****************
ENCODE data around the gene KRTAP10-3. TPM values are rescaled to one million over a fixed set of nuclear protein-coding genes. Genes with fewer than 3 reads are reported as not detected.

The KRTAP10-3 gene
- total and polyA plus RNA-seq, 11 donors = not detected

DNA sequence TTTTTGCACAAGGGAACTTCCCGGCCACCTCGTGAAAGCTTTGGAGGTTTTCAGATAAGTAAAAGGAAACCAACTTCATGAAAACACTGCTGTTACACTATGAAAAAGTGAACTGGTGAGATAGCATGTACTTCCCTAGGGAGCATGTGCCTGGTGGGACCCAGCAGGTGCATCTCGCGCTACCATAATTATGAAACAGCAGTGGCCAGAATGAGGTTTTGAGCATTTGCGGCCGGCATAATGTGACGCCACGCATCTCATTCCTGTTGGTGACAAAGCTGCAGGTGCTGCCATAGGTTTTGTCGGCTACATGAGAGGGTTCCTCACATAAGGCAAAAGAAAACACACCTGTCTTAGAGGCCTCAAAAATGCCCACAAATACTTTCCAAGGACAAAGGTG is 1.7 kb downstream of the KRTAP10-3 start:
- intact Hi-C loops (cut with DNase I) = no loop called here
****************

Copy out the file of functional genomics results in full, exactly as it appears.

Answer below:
ENCODE data around the gene KRTAP10-3. TPM values are rescaled to one million over a fixed set of nuclear protein-coding genes. Genes with fewer than 3 reads are reported as not detected.

The KRTAP10-3 gene
- total and polyA plus RNA-seq, 11 donors = not detected

DNA sequence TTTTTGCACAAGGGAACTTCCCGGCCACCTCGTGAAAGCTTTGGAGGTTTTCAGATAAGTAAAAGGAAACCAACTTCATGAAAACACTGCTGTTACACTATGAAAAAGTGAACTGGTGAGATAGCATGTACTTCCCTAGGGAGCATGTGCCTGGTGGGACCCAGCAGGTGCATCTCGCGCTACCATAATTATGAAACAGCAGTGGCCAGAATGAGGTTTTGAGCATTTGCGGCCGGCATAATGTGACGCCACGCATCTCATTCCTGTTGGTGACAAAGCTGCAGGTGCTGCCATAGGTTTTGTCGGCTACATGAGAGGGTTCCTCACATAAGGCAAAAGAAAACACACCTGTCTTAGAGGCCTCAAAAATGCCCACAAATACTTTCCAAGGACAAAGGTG is 1.7 kb downstream of the KRTAP10-3 start:
- intact Hi-C loops (cut with DNase I) = no loop called here